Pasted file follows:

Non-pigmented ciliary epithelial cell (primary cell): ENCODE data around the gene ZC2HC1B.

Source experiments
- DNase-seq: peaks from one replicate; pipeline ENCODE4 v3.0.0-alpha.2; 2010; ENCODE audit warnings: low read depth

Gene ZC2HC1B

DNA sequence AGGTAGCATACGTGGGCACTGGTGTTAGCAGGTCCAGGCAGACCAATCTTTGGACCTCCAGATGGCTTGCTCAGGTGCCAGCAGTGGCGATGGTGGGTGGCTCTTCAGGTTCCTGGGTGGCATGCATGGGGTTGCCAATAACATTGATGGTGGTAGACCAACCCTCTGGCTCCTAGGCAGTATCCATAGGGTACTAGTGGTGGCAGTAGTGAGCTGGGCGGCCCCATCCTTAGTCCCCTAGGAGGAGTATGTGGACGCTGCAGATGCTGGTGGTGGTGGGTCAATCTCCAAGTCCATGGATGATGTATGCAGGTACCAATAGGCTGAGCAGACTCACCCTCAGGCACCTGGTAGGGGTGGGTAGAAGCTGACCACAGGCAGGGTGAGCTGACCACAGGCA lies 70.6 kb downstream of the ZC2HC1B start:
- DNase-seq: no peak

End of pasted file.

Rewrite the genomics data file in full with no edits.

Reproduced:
Non-pigmented ciliary epithelial cell (primary cell): ENCODE data around the gene ZC2HC1B.

Source experiments
- DNase-seq: peaks from one replicate; pipeline ENCODE4 v3.0.0-alpha.2; 2010; ENCODE audit warnings: low read depth

Gene ZC2HC1B

DNA sequence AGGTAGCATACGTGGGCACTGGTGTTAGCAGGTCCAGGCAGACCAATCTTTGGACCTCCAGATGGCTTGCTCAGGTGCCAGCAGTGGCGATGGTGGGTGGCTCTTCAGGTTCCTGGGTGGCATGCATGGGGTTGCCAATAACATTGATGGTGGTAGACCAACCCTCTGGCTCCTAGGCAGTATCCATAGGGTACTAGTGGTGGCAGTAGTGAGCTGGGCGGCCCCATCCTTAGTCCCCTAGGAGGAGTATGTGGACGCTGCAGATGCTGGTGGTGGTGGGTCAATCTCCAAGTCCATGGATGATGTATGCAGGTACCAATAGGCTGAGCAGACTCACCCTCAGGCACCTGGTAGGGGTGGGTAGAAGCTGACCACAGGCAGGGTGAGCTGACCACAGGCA lies 70.6 kb downstream of the ZC2HC1B start:
- DNase-seq: no peak